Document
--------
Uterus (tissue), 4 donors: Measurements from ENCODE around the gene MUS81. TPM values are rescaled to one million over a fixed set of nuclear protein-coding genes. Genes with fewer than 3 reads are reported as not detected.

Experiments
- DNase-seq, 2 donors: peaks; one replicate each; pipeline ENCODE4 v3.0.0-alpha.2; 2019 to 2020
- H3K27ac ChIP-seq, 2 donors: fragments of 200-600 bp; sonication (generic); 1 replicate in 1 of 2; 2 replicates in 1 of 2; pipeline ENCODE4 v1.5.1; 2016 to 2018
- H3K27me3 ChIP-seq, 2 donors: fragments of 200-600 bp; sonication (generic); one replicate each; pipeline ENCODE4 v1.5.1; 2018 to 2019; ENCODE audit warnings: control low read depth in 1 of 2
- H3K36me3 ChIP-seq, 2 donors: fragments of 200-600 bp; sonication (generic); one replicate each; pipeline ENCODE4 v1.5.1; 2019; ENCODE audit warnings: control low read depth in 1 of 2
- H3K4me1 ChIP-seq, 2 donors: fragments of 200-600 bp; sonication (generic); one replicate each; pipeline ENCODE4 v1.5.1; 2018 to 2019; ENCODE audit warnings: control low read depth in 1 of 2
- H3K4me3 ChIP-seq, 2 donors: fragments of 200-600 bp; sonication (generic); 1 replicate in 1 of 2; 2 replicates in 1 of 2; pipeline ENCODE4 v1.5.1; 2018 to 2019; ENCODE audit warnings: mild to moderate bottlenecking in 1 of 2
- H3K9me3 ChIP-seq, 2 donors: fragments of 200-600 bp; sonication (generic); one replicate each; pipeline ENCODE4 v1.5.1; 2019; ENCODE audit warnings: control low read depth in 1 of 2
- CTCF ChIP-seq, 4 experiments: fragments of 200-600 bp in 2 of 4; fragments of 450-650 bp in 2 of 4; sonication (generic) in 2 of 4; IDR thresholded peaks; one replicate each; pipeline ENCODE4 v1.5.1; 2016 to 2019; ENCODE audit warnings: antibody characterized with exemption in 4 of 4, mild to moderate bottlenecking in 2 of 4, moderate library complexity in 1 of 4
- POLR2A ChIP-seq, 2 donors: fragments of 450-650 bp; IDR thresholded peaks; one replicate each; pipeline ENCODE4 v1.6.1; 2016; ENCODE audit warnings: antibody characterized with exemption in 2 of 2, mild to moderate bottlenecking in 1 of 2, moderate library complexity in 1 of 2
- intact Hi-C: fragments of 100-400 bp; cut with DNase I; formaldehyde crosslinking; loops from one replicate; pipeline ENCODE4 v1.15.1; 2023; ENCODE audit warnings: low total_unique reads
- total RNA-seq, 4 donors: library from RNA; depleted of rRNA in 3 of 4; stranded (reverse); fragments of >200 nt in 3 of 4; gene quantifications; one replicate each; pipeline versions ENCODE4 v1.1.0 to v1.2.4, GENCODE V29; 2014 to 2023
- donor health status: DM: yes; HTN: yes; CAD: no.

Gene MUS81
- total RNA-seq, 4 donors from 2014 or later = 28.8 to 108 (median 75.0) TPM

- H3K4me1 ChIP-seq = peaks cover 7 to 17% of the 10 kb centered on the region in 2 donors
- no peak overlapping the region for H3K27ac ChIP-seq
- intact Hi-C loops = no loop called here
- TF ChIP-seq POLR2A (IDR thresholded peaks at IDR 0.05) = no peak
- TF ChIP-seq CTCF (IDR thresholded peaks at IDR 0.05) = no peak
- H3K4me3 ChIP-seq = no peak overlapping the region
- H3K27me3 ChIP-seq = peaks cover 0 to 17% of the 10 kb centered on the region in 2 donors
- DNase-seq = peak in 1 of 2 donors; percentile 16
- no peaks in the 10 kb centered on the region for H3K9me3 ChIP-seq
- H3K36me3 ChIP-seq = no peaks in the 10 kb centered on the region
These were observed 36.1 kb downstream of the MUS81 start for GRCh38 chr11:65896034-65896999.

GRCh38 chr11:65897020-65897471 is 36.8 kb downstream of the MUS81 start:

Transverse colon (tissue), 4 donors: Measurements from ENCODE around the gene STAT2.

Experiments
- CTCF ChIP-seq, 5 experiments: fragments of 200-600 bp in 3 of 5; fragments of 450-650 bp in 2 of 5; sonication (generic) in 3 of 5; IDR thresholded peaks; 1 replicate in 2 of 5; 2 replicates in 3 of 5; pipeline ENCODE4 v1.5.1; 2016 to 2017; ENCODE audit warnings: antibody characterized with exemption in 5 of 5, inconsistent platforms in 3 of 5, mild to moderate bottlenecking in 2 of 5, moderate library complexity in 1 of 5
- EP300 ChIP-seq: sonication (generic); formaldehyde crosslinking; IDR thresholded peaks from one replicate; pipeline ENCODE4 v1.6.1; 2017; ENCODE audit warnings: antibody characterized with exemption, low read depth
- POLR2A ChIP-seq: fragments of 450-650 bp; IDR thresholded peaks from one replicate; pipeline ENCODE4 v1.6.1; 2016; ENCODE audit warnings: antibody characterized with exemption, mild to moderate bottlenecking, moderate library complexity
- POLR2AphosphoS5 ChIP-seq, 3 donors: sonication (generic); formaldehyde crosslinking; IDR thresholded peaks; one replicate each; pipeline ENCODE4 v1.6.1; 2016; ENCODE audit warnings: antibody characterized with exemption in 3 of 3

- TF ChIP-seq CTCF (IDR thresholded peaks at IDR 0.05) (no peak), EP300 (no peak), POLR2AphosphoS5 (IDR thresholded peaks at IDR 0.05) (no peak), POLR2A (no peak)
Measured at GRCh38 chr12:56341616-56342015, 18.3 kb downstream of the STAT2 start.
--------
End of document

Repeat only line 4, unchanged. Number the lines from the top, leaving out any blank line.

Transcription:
- H3K27ac ChIP-seq, 2 donors: fragments of 200-600 bp; sonication (generic); 1 replicate in 1 of 2; 2 replicates in 1 of 2; pipeline ENCODE4 v1.5.1; 2016 to 2018